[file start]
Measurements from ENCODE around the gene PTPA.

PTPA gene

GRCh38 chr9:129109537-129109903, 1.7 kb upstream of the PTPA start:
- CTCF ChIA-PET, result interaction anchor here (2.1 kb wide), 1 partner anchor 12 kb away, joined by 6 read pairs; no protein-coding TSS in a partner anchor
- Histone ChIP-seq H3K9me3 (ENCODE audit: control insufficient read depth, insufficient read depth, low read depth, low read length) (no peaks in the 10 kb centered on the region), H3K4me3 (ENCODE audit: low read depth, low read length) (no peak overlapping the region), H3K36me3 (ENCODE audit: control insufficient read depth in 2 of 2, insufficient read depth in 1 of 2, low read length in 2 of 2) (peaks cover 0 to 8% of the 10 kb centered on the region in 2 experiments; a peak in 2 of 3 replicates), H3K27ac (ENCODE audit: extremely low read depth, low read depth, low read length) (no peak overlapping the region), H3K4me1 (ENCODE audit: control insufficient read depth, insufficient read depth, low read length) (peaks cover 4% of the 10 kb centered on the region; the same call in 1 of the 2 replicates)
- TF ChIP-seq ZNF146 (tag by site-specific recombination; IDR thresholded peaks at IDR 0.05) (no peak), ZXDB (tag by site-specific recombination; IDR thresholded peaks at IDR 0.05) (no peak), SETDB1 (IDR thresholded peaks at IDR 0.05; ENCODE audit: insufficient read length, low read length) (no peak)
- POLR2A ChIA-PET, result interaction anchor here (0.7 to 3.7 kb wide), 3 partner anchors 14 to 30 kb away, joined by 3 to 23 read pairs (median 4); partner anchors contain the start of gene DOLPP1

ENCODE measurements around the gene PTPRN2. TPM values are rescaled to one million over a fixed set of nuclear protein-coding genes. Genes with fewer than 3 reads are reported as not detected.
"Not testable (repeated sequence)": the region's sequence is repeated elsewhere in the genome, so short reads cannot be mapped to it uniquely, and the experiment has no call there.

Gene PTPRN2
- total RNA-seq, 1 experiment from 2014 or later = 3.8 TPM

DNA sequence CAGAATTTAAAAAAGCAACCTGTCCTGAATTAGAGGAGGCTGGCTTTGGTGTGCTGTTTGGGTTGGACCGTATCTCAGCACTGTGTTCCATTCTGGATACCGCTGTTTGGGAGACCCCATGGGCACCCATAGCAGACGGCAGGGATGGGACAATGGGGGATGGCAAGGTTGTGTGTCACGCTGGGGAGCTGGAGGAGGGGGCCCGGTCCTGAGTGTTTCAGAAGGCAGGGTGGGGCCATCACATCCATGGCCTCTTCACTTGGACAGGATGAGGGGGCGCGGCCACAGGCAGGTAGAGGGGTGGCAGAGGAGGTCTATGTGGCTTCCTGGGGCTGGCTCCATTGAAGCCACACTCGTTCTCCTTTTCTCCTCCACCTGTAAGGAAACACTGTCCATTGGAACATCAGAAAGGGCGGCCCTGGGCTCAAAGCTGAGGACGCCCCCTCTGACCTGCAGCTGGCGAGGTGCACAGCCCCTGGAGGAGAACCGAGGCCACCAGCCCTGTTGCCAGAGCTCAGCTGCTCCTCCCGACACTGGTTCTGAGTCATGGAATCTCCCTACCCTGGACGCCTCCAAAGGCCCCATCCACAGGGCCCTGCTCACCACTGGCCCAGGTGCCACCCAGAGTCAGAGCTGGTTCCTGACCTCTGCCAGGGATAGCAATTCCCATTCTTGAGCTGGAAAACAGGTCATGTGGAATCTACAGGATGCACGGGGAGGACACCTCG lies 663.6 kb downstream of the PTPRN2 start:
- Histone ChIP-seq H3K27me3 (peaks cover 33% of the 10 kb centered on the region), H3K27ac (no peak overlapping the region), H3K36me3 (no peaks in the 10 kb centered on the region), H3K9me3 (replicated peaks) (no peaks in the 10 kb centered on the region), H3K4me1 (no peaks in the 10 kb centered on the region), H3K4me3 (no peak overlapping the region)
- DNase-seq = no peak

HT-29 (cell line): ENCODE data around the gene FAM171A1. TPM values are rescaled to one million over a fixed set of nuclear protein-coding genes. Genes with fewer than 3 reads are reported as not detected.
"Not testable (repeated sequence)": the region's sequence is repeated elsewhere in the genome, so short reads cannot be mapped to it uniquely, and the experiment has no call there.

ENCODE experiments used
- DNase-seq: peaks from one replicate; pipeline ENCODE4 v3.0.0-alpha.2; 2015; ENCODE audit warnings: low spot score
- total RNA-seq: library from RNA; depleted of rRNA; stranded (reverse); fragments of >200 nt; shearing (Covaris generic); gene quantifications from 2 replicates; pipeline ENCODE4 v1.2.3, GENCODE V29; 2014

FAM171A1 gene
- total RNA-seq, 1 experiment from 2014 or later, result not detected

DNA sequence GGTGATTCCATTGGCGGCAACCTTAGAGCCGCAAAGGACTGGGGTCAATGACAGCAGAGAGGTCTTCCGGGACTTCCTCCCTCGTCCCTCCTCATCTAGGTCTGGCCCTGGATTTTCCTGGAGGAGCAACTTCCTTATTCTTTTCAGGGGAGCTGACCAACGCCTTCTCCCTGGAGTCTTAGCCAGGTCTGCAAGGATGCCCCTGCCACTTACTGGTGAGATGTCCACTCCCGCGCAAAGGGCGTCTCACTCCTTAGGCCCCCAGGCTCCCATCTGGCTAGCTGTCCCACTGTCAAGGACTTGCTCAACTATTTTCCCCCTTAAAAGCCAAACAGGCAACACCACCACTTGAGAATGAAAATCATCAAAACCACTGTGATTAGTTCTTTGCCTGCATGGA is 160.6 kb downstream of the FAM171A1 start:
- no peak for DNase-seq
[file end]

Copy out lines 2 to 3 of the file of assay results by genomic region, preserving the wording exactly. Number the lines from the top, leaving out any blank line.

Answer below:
PTPA gene

GRCh38 chr9:129109537-129109903, 1.7 kb upstream of the PTPA start: